communication, unless it involves a death threat or a
 credible threat of serious bodily harm.
Kids usually know it when they see it, while parents
 may be more worried about the lewd language used
 by the kids than the hurtful effect of rude and
 embarrassing posts.
                       How it works

There are two kinds of cyberbullying:
direct attacks (messages sent to your kids directly)
cyberbullying by proxy (using others to help
  cyberbully the victim, either with or without the
  accomplice's knowledge).
                       Direct Attacks

 Instant Messaging/Text Messaging Harassment
 Stealing Passwords
 Blogs
 Web Sites
 Sending Pictures through E-mail and Cell Phones
 Internet Polling
 Interactive Gaming
 Sending Malicious Code
 Sending Porn and Other Junk E-Mail and IMs
 Impersonation
          The four types of cyberbullies

The Vengeful Angel
The Power-Hungry or Revenge of the Nerds
The “Mean Girls”
The Inadvertent Cyberbully or “Because I Can
                        How Can We Help?
 Encourage Positive/ Healthy Risk Taking.
        Positive impact on development
           Participation in sports
           Making friends, volunteering,
           Artistic talents and abilities.
 Model Healthy risk taking as a positive experience. Share your history of
  risk-taking. Encourage to make better choices than you made.
 Teach adolescents to learn how to evaluate risk, anticipate choices and
  create strategies that place energy into healthier activities when
                 How Can We Help?

Know where your child is and who they are spending
 their time with.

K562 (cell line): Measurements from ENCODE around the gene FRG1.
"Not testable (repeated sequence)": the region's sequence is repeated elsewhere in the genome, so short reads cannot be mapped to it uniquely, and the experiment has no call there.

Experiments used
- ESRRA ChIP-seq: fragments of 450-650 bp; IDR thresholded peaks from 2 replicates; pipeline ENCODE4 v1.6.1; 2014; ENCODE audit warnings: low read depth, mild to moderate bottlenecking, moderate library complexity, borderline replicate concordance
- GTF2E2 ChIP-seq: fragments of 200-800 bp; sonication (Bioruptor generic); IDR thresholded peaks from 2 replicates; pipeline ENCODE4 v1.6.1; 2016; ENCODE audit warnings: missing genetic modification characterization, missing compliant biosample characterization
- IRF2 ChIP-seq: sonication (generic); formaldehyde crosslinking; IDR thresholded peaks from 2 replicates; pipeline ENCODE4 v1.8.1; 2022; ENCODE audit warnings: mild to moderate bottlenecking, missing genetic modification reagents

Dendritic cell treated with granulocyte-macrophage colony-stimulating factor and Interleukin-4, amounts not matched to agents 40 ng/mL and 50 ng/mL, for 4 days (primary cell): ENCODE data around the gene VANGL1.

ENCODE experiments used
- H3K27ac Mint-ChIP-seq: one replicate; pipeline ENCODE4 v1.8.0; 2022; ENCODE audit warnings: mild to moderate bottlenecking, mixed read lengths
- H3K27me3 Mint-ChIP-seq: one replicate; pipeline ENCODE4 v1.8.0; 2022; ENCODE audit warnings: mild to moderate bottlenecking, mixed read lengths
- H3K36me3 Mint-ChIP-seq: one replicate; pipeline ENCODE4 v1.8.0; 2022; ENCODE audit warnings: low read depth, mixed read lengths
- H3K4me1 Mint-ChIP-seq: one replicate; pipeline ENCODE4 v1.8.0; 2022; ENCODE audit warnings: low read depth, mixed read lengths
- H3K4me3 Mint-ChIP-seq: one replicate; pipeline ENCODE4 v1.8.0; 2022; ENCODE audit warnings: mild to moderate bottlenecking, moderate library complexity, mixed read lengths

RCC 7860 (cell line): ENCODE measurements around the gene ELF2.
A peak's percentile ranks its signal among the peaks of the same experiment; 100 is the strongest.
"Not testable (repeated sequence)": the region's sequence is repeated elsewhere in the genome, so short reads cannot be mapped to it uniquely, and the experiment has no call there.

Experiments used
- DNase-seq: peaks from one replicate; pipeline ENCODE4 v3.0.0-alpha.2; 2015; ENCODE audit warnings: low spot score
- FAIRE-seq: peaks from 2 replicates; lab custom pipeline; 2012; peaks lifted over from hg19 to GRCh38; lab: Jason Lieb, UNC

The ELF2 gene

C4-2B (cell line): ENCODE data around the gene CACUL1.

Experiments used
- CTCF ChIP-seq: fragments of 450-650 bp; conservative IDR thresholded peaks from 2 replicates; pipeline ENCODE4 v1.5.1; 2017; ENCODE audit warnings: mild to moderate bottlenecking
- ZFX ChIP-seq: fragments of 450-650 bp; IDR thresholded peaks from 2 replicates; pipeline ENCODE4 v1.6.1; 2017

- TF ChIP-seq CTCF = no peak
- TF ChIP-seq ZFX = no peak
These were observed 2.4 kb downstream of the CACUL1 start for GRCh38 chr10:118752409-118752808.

Let your teen know you are interested, and you are
 willing to help with whatever they need.
Turn off television when your child wants to talk.
Practice good listening skills; do not interrupt your
Praise him or her for good communication skills.
                       Decision Making

 Create rules for decision making. If your child wants to do
  something that is not safe, explain why he or she can not
  make that decision.
 To help them understand how and why they make both
  healthy and unhealthy choices, ask them some or all of the
  following questions:
       Do you feel pressured to make risky choices by
       Do you rush into decisions?
       Do you think it is uncool to try things in a safe manner?
       Are dangerous risks more exciting to you?
       Does it feel as though it is happening “in a dream”
        when you make dangerous choices?

 All teenagers take risks as a normal part of growing up. Risk
  taking is a tool an adolescent uses to define and develop his
  or her identity; healthy risk taking is a valuable experience.
 Unhealthy risk taking may appear as rebellion or angry
  gesture directed at parents and teachers. However, risk
  taking, whether healthy or unhealthy, is simply part of a
  teen’s struggle to test out an identity and separation from
 Parents and teachers should pay attention to their own
  current patterns of risk-taking behaviors. Adolescents are
  watching and imitating you.
           THE CHALLENGE

The Challenge for any person is to
 make sense of facts in ways that
 are meaningful in life – in ways
 that help them think and make
 wise choices!
     This is happening in Our Area

presentation is
in Memory of
   Pamela Williams
Mercy Behavioral Health